My Faith/Teen Faith

Don’t Skip Dessert: More Than a Cultural Faith

One of my fondest childhood memories is from an awesome party. I was probably six years old and though I don’t remember many details about the party, I do remember that I had a blast. At the time, I didn’t have any idea what we were celebrating, but I didn’t care. All I cared about was completing my role: play with my cousins until I couldn’t run anymore, dance (or pretend to) a little bit, and say hello to people. This would assure I would get the long awaited prize — dessert!

When I look back on this memory, I realize we were celebrating my cousin’s baptism, one of the many Baptism, first Communion, and Confirmation parties I attended growing up. We celebrated so many sacraments, and yet, I didn’t remember any of them. I did, however, remember the parties. Why was that? Why did I remember the parties more than the sacraments? These questions kept coming back to me over and over again the more I discovered about my faith.

“Because… I do.”

See, when I moved to the United States from Perú at the age of 13, I didn’t realize how ingrained my religion was in me. Whenever I had a form that asked me to check a box for “religion,” it was an easy answer — Catholic. Now, was I Catholic? Uhh… I think so? I went to Catholic school, so that meant I was Catholic, right? I went to (or rather was dragged to) Mass every Sunday with my mother, so that meant I was Catholic, right? I was Peruvian, so that meant I was Catholic… right? We celebrated El Señor de los Milagros (go here to learn more) at my parish every October, and like a good, devout Catholic man, I was always there serving soda at the party after the procession. El Señor de los Milagros is the most famous Peruvian depiction of Christ and I am Peruvian, therefore we must have connection!

One day while walking home from high school, a stranger, clearly from a different religion, asked me, “Do you believe in God?” I thought to myself, “This is it! This is my time to shine! I finally get to school someone else in my faith that I know so well!” So I firmly said, “Yes. Yes, I do.” He then said, “Awesome! Why?” To which I replied with some random assortment of words that made less sense than Bellichick going for it on 4th down in his own territory (if you don’t get the reference, see it here), with the best and most comprehensible part of my answer being “because…I do.”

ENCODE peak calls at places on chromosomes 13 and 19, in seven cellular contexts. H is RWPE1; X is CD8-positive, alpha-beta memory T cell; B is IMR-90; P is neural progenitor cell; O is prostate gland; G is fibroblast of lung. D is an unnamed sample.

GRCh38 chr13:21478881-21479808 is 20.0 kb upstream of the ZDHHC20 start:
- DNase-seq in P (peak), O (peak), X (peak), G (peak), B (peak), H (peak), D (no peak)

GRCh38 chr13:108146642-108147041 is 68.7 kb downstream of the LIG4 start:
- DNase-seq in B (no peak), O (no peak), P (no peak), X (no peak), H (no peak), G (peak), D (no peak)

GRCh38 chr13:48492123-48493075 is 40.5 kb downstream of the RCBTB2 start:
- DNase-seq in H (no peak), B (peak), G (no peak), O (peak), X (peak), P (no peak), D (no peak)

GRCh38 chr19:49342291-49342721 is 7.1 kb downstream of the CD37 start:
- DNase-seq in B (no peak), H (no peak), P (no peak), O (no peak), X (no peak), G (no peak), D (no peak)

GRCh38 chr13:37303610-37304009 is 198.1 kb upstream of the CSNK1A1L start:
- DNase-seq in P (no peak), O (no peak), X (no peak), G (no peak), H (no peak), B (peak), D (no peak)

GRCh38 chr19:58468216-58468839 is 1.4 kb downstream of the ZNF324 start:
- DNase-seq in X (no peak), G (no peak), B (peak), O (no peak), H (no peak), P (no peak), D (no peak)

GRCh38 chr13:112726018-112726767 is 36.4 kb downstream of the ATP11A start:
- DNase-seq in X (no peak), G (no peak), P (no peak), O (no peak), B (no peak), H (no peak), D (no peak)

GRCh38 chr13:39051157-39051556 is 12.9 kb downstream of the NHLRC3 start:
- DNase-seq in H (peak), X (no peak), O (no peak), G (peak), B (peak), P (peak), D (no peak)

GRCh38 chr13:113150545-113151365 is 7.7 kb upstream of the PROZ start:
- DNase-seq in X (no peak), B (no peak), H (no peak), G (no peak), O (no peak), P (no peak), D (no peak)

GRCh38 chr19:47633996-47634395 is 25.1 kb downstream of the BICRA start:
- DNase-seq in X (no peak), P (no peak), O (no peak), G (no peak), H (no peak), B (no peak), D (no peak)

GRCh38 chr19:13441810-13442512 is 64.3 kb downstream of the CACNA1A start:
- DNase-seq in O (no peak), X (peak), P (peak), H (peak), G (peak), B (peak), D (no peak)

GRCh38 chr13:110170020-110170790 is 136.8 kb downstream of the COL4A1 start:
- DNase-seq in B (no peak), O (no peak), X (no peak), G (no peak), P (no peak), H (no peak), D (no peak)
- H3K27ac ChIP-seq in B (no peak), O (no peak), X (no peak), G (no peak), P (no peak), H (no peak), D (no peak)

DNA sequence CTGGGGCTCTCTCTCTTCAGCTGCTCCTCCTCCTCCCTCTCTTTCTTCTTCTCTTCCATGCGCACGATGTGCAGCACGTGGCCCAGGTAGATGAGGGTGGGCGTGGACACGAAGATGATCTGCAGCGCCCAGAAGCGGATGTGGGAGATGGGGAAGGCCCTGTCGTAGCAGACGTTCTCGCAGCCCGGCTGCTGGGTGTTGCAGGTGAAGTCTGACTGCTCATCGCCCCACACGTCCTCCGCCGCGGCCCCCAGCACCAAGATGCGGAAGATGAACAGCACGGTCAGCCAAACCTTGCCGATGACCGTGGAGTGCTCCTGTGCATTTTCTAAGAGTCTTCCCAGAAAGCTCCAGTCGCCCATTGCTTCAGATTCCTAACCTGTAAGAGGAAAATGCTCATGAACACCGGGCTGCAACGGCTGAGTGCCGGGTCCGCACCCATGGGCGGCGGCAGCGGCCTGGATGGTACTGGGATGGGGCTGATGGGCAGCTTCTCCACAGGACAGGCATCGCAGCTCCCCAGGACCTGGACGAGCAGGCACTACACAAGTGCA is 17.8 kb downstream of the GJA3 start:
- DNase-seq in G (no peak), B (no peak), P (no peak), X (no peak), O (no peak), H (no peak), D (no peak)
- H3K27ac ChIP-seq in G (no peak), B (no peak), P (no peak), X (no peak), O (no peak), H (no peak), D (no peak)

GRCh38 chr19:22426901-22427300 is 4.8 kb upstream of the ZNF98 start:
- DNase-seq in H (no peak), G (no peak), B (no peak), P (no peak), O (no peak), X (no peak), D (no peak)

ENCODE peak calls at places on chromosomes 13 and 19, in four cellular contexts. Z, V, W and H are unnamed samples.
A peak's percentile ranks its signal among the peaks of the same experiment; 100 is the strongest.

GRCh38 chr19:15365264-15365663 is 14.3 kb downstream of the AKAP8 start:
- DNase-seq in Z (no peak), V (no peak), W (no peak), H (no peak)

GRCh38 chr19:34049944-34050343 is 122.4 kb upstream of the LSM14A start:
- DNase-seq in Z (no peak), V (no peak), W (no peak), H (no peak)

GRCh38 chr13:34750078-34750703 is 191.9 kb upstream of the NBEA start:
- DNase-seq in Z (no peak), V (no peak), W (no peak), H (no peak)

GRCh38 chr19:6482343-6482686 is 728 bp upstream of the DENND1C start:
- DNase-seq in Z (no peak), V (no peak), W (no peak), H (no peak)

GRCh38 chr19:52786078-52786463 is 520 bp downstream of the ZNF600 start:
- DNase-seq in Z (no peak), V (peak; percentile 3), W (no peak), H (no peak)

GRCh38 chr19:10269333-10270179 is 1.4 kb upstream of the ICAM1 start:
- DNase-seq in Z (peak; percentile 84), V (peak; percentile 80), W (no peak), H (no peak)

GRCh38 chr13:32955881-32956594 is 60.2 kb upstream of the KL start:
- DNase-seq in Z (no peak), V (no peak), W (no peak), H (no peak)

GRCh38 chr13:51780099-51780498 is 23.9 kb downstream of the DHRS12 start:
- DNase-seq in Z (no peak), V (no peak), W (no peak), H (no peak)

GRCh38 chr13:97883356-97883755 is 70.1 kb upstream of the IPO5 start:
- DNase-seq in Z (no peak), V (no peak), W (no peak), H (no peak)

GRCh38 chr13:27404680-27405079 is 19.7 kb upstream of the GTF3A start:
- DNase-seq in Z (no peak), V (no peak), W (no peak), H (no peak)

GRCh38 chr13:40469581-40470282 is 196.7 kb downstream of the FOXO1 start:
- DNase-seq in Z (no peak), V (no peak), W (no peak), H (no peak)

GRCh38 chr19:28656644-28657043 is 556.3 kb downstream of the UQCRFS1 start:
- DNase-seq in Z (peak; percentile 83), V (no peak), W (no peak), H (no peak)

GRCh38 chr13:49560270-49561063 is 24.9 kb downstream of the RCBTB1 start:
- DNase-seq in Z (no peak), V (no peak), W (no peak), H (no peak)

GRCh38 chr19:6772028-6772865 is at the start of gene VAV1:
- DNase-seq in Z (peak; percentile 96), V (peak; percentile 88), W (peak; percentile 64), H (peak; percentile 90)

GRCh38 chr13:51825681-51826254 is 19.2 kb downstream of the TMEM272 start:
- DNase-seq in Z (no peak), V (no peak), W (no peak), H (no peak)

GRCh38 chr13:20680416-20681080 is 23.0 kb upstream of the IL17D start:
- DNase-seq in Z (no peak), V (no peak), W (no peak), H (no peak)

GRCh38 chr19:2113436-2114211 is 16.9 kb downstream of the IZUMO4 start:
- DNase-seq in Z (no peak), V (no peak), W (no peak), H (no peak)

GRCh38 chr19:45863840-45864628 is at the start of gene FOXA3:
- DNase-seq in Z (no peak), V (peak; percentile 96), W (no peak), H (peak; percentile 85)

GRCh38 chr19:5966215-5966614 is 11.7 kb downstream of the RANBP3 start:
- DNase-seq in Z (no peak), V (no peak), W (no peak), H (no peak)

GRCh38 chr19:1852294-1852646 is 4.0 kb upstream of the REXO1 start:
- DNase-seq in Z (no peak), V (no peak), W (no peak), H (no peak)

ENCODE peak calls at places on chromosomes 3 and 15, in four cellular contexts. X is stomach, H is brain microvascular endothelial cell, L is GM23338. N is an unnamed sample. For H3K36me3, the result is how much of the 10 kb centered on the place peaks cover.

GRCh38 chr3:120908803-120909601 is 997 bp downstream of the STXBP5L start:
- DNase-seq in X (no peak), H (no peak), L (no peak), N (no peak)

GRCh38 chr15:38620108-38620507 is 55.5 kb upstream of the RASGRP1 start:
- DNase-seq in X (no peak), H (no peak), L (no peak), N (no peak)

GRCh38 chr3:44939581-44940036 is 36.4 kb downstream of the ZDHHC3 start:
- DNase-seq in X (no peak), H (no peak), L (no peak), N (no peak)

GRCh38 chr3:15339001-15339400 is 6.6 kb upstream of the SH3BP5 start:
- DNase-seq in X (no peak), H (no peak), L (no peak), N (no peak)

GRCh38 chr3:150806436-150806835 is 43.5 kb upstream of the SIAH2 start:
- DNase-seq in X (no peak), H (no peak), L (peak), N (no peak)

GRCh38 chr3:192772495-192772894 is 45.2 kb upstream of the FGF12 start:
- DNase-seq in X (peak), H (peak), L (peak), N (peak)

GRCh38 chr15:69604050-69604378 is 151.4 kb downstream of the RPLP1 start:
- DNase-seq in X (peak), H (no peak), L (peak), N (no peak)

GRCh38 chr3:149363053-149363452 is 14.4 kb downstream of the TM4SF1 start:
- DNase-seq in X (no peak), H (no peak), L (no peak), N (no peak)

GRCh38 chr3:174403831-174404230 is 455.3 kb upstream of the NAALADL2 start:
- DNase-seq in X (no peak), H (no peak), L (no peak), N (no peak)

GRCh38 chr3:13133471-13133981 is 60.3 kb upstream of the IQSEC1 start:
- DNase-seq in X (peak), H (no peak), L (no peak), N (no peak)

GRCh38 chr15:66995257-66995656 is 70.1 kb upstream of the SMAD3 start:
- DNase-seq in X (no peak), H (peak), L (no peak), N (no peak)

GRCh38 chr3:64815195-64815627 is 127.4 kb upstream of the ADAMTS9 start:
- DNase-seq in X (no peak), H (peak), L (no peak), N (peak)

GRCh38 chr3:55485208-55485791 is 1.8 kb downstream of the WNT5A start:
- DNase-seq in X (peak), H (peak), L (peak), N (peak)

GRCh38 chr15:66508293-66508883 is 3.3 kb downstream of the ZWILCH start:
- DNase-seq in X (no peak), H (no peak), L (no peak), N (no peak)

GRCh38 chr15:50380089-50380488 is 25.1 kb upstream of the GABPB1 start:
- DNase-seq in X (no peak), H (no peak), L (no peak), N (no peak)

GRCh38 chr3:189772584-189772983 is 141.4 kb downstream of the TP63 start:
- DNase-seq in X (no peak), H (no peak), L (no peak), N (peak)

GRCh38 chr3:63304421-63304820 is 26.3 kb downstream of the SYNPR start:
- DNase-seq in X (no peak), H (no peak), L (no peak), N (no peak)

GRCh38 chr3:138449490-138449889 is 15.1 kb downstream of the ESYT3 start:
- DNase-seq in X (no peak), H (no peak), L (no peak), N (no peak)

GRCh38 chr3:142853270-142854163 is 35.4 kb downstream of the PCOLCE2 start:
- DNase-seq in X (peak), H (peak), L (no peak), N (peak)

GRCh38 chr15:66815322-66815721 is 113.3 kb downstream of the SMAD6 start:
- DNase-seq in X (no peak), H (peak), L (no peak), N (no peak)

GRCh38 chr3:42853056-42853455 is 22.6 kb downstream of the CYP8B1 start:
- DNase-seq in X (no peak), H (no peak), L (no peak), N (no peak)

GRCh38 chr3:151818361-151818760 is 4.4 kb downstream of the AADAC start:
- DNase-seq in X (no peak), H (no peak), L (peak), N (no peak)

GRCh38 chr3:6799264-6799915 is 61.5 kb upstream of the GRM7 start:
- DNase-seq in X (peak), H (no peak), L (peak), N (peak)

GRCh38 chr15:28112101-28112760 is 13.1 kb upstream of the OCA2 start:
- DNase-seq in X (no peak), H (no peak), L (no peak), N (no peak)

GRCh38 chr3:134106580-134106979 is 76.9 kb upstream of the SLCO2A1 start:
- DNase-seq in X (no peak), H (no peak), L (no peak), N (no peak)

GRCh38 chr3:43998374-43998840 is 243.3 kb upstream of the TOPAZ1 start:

“Culturally” Catholic

This was the moment when I realized something was missing. I yearned for something so deeply, and just when I thought I had found it, I quickly realized I hadn’t. You see, to me, my faith was very much dependent on my culture. I was Catholic because I was Peruvian, but I hadn’t realized that until I started asking the deeper questions. Once those questions started coming, I learned that saying, “I believe in this because I do” only gets you so far before it starts to crumble. And this is coming from a guy that recognizes he was — and even still is — a bit of what you would call a “blind-faith-Catholic,” someone who simply believes things because that’s how they’ve always been.

Now don’t get me wrong, there is nothing wrong with having blind faith; sometimes you really need to rely on blind faith and God to get through difficult situations. I know this because in any conversation, there is a 95% chance that my grandma or great uncle will say, “Si Dios lo permite, mijo” (“Only if God allows it, my son”), “Que Dios lo quiera” (“God willing”), or even “Vaya con Dios” (“Go with God by your side”). Trust me, I know that many times my family just throws God’s name around blindly as a figure of speech. Where I come from, the Immaculate Conception of Mary is a day off for everyone and yet, half the people don’t even know why it’s a day off, let alone why they are supposed to go to Mass on that day.

This was very tough for me to understand. I did not understand how people could be surrounded by the faith and still not notice it. To me, receiving Communion for the first time was just another Saturday wasted at my school chapel followed by a great party with lots of my cousins, gifts, great food, and, of course, dessert! All I needed to do was get through the hour-long-monologue by the tall guy wearing white vestments near the fancy table. That was it. Just as I wanted to just get through Mass so I could go to my party, I found myself wanting to get through the ache of not understanding my faith and get to the party where I could rejoice in it.

And then it finally clicked. My culture was simply the hors d’oeuvres of the party. But unfortunately for me, I had too many hors d’oeuvres (let’s be honest, who hasn’t done this before?), so much so that I never allowed myself to get to the main course — the course where all the questions were asked. The main course was where the where, when, why, and how were all beautifully answered in a way that made sense. If you went to a party and only ate the hors d’oeuvres, you would feel full for a while but would realize, on the car ride home, what a big mistake you made by not eating dinner. In the same way, we must not fill ourselves up with just the appetizers of where we come from. Instead, we must learn to find the perfect combination that will create a balanced meal. Then, we can begin to imagine how incredible the long awaited prize — the dessert — will be.

About the Author

Juan Aznaran

I think one of toughest things in life is being sarcastic and Catholic, so I am still trying to find the perfect balance. I am a die-hard Patriots fan despite people’s nice comments. I’m either listening to music, playing video games, hanging out with friends, playing with my puppy (Loki), watching New Girl or Friends, or all of the above. I have not figured out exactly what it means to be a man of God, but I have learned that real men do not stand, they kneel.

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